Deepak Bala
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Scala has been here for a while actually. As for java being complex if you use simple generics and avoid closures (not that they are part of the language yet) it should still be a language you love. There are some things that java still lacks but I dont think it is that much of a pain.
 
Pat Farrell
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Originally posted by John Meyers:
As for java being complex if you use simple generics and avoid closures (not that they are part of the language yet) it should still be a language you love.


My problem with Java is not what it lacks, its what it has.

And while 'simple generics' may be possible, I find that they get complex quickly. I could handle the complexity, but the syntax is an ugly afterthought.

I don't blame Java for being what it is, it was a nice language in 1997. It only became a success because of the compromises to win acceptance by the C-users. But I'm tired of it being somewhat OO and somewhat not.

I'm tired of it changing the language to reflect the current fad thinking.

Annotations are just plain ugly, IMHO.
 
Deepak Bala
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while 'simple generics' may be possible, I find that they get complex quickly


Yes, it starts getting weird when you use those '?' and "super"s. Sometimes its very difficult to understand

Annotations are just plain ugly, IMHO.


They sometimes are. Sometimes they confuse me. Should I look at the xml or the annotations to find out which type of bean I am dealing with or what kind of transaction it has ? arrgghhh.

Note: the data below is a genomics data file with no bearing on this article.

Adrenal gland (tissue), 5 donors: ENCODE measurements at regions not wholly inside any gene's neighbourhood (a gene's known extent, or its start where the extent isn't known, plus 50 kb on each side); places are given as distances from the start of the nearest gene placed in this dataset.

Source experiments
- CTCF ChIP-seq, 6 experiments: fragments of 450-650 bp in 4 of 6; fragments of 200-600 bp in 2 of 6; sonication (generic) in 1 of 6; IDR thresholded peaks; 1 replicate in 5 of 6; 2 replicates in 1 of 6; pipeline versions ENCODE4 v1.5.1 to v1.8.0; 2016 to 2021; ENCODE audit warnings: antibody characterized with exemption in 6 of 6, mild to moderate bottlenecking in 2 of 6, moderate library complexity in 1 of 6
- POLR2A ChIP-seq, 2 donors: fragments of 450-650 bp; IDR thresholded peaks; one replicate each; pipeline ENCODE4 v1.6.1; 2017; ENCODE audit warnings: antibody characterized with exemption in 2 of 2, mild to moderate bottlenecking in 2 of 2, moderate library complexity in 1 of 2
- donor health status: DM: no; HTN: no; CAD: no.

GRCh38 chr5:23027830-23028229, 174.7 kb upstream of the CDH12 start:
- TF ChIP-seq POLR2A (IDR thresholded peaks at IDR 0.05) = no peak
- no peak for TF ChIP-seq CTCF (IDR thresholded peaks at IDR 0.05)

I still like java. I think I would still like it if they were to add closures. But I certainly would not use them
 
Jesper de Jong
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Closures are difficult to get right. I haven't followed all the closures proposals for Java in detail, but after seeing this talk by Joshua Bloch at JavaPolis 2007 I'm not so sure anymore that it's a good idea to add closures to Java.

Besides closures, he talks about some history of Java, about "the feel of Java", and why adding more and more features like generics and closures might not be such a good idea.

Interesting link: Talk about Scala by Martin Odersky (the inventor of Scala).
 
Pat Farrell
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Originally posted by John Meyers:
Yes, it starts getting weird when you use those '?' and "super"s. Sometimes its very difficult to understand


It gets worse, sometimes the <T> and ? go before the return value, to help bind things. So you have to know what you are looking at to know what it is.
This gets to be a bit of a catch-22.

I've got a personal project, fairly large Java that I'm working on restoring it, adding lots of javadoc and junit stuff. Once its solid, I think I'll try porting it to scala as an exercise.
 
Denise Willington
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Never tried playing with it